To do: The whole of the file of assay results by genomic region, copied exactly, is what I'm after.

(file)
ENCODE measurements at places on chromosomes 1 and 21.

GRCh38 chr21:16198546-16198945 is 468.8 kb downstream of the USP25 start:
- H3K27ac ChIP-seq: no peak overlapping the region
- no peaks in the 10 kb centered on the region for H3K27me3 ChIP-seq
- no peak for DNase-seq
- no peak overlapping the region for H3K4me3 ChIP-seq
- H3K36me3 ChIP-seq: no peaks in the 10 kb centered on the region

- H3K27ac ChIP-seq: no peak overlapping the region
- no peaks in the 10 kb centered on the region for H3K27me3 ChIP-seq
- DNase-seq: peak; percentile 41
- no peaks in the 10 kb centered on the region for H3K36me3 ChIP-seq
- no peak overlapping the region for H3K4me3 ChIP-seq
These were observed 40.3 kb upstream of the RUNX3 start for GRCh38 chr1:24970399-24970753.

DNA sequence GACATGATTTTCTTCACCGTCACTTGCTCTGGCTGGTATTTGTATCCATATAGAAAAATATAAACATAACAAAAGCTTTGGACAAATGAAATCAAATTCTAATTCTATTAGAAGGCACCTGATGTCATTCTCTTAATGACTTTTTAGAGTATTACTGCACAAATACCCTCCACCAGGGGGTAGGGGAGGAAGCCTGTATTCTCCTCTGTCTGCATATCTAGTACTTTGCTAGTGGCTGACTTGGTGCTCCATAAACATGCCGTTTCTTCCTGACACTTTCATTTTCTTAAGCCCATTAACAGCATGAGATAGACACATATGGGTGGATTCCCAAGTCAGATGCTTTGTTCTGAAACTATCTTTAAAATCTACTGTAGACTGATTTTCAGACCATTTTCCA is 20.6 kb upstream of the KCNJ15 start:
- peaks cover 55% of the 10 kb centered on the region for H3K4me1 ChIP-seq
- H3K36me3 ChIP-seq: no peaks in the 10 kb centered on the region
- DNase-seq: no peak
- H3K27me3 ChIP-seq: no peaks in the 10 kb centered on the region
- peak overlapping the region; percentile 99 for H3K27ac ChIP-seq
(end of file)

ENCODE measurements at places on chromosomes 1 and 21.

GRCh38 chr21:16198546-16198945 is 468.8 kb downstream of the USP25 start:
- H3K27ac ChIP-seq: no peak overlapping the region
- no peaks in the 10 kb centered on the region for H3K27me3 ChIP-seq
- no peak for DNase-seq
- no peak overlapping the region for H3K4me3 ChIP-seq
- H3K36me3 ChIP-seq: no peaks in the 10 kb centered on the region

- H3K27ac ChIP-seq: no peak overlapping the region
- no peaks in the 10 kb centered on the region for H3K27me3 ChIP-seq
- DNase-seq: peak; percentile 41
- no peaks in the 10 kb centered on the region for H3K36me3 ChIP-seq
- no peak overlapping the region for H3K4me3 ChIP-seq
These were observed 40.3 kb upstream of the RUNX3 start for GRCh38 chr1:24970399-24970753.

DNA sequence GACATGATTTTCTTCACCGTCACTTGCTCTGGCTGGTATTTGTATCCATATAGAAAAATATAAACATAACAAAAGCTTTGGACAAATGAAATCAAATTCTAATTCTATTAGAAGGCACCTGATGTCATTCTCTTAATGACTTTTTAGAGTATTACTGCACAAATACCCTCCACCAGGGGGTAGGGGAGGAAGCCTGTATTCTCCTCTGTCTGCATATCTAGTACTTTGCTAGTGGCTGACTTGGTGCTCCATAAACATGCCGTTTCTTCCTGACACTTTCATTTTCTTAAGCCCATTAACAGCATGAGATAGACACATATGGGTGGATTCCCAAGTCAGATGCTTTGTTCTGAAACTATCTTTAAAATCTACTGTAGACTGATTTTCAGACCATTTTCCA is 20.6 kb upstream of the KCNJ15 start:
- peaks cover 55% of the 10 kb centered on the region for H3K4me1 ChIP-seq
- H3K36me3 ChIP-seq: no peaks in the 10 kb centered on the region
- DNase-seq: no peak
- H3K27me3 ChIP-seq: no peaks in the 10 kb centered on the region
- peak overlapping the region; percentile 99 for H3K27ac ChIP-seq